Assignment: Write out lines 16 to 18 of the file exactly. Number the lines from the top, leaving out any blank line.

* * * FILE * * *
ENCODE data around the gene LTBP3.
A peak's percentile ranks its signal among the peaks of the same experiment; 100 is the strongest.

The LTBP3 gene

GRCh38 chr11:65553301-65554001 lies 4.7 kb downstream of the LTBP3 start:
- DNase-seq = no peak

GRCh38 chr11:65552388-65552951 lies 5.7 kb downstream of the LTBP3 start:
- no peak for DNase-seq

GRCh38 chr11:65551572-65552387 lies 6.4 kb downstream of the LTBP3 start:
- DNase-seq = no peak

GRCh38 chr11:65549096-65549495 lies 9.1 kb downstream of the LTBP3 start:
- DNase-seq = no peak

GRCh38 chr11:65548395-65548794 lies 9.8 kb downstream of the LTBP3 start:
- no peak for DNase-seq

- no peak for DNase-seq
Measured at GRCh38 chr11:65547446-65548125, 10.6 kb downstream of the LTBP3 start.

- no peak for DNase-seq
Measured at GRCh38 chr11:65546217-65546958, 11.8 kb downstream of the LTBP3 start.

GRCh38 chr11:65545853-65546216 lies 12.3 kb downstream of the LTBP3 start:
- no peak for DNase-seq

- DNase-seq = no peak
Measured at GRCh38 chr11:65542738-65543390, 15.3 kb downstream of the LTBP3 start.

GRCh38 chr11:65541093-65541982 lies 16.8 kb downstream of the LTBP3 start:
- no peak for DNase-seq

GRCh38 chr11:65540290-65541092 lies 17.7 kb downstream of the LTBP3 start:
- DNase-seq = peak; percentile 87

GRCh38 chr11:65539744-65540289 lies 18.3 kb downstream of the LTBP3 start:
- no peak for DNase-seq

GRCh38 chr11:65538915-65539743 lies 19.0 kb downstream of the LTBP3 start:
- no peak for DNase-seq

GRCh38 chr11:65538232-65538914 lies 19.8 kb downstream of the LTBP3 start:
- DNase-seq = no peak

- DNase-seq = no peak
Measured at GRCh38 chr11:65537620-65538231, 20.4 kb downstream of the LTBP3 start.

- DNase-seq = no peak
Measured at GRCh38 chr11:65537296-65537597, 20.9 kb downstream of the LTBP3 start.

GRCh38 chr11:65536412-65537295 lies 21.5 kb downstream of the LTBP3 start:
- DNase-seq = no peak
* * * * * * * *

- no peak for DNase-seq
Measured at GRCh38 chr11:65546217-65546958, 11.8 kb downstream of the LTBP3 start.

GRCh38 chr11:65545853-65546216 lies 12.3 kb downstream of the LTBP3 start: